Description : VINTAGE CLASSICS MURDOCH: Funny, subversive, fearless and fiercely intelligent, Iris Murdoch was one of the great writers of the twentieth century. To celebrate her centenary Vintage Classics presents special editions of her greatest and most timeless novels. WITH AN INTRODUCTION BY DAISY JOHNSON ‘I saw a monster rising from the waves.' Charles Arrowby has determined to spend the rest of his days in hermit-like contemplation. He buys a mysteriously damp house on the coast, far from the heady world of the theatre where he made his name, and there he swims in the sea, eats revolting meals and writes his memoirs. But then he meets his childhood sweetheart Hartley, and memories of her lovely, younger self crowd in – along with more recent lovers and friends – to disrupt his self-imposed exile. So instead of 'learning to be good', Charles proceeds to demonstrate how very bad he can be. Winner of the Man Booker Prize 1978.
Description : Corbin argues that with few exceptions people living before the eighteenth century knew nothing of the attractions of the coast, the visual delight of the sea, the desire to brave the force of the waves or to feel the coolness of sand against the skin. The image of the ocean in the popular consciousness was coloured by Biblical and mythical recollections of sea monsters, voracious whales, and catastrophic floods. It was perceived as sinister and unchanging, a dark, unfathomable force inspiring horror rather than attraction. These associations of catastrophe and fear in the minds of Europeans intensified the repulsion they felt towards deserted and dismal shores.
Description : Marzano explores the exploitation of marine resources in the Roman world and its role within the economy. Bringing together literary, epigraphic, archaeological, and legal sources, she shows that these marine resources were an important feature of the Roman economy and paralleled phenomena taking place in the Roman agricultural economy on land.
Description : Anna M. Kerttula, an anthropologist, offers a vivid portrayal of life in Sireniki, a Siberian village on the Bering Sea. Once a traditional Yup'ik community, it was by the final years of the Soviet Empire home to three cultural groups: the Yup'ik, native hunters of sea mammals; the Chukchi, nomadic reindeer herders who had been required by the state to turn their animals over to cooperative farms; and Russians of European ancestry enticed to the region by incentive programs designed to colonize the Russian Far East. Kerttula, who lived among the villagers for eighteen months, draws on her experiences to explore how each group's beliefs and customs have transformed those of the other two. Her book shows the endurance of the indigenous cultures of Far Eastern Russia despite years of intrusion by the Soviet state.The author describes in rich detail how the Yup'ik, the Chukchi, and the Russian "newcomers" developed a sense of cultural difference because of their separate symbolic systems and yet cohered as a community. She explains that relations among the groups have become tenuous since the breakup of the Soviet Union and the subsequent collapse of the local economy. Kerttula's research provides a unique perspective on today's ethnic rivalries within the former USSR. She maintains that these conflicts, not always expressions of ancient animosities, may be efforts toward mutual understanding during times of economic and social change.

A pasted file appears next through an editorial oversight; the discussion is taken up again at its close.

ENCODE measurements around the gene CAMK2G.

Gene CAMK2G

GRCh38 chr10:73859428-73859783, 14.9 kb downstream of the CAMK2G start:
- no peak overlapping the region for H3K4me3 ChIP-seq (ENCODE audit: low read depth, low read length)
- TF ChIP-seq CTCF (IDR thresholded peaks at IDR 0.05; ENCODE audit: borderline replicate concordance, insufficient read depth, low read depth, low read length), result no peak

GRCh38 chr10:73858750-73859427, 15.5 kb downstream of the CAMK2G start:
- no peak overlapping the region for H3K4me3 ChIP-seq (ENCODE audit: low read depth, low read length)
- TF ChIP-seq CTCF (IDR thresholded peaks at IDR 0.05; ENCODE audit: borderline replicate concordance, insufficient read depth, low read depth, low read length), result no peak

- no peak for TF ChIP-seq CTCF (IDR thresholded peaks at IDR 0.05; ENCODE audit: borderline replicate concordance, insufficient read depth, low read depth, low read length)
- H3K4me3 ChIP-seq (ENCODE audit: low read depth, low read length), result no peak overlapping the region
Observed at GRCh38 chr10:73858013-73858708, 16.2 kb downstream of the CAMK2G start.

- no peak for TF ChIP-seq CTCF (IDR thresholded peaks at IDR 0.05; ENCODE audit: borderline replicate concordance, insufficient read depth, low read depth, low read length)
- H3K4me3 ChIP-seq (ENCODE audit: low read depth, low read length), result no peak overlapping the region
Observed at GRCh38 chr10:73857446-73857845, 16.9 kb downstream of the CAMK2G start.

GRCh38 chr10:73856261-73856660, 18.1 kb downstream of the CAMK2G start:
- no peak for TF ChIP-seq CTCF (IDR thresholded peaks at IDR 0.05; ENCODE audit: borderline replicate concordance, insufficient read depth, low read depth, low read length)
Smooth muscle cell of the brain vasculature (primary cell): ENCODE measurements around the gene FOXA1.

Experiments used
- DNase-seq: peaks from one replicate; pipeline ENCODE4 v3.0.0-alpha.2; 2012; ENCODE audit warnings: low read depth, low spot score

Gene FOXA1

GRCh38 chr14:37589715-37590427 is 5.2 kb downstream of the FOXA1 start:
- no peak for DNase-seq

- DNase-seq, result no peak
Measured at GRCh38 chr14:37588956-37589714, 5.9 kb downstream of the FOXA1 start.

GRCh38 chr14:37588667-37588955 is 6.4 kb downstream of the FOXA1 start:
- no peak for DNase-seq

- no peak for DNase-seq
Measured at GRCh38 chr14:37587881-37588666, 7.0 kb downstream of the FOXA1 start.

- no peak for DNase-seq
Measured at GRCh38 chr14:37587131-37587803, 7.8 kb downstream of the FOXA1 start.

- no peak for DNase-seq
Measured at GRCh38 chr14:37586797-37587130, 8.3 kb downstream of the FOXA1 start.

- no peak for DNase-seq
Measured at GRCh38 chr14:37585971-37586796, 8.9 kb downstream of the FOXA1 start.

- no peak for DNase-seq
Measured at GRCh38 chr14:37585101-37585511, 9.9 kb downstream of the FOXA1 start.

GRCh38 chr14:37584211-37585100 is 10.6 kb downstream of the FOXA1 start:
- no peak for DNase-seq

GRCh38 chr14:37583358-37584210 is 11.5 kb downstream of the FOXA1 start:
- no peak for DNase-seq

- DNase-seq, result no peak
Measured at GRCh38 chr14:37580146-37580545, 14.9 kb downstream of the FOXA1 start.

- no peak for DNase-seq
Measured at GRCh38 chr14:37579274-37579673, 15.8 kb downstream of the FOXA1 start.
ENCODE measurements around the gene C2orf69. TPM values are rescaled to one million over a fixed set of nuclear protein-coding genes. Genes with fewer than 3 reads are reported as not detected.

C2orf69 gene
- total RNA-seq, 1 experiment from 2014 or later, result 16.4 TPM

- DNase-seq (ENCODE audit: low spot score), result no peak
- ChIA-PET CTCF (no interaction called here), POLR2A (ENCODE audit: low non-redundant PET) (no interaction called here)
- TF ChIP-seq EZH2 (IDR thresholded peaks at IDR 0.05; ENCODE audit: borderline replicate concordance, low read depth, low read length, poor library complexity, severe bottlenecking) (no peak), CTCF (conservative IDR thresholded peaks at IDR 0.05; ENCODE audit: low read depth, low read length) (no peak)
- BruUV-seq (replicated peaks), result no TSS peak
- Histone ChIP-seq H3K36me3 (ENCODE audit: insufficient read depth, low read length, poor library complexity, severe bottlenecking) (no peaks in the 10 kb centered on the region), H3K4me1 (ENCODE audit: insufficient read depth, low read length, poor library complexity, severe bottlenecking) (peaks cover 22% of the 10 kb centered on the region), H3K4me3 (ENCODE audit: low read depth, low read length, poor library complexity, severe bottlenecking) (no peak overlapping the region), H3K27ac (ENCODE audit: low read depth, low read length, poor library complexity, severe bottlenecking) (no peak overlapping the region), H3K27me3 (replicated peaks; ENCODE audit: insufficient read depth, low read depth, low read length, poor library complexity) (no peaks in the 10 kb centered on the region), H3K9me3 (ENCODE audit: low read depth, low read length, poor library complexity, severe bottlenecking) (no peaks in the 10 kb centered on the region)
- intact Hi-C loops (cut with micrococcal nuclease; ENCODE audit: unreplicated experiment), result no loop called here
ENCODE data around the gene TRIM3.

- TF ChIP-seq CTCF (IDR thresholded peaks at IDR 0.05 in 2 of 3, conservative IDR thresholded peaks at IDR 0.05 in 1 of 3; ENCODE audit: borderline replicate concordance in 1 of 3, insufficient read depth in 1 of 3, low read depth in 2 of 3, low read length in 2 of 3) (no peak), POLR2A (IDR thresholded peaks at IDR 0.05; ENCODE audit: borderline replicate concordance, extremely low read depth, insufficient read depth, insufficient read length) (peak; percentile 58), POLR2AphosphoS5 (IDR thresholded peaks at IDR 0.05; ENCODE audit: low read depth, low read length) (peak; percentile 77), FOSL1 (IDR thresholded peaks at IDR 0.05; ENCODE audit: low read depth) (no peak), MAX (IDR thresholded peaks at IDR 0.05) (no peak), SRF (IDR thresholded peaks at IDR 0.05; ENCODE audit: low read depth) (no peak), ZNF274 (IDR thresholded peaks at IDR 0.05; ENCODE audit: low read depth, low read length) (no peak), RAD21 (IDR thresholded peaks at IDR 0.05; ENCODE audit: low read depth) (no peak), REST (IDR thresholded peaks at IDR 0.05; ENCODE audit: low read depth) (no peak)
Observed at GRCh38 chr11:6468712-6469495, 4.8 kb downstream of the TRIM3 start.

Description : Recounts the daring 1995 rescue of 245 workers washed into the ocean from Derrick Lay Barge 269 by Hurricane Roxanne, offering tribute to the crews of three tugboats who saved them. Reprint.
Description : The story of the swift but perilous Gloucester schooners and of the men who built, sailed, raced and fished them.
Description : Recounts the story of the 1820 wreck of the whaleship Essex—which inspired Melville's classic Moby Dick—and its doomed crew's 90-day attempt to survive whale attacks and the elements on three tiny lifeboats, in a book that is the basis of the forthcoming film directed by Ron Howard. Reissue.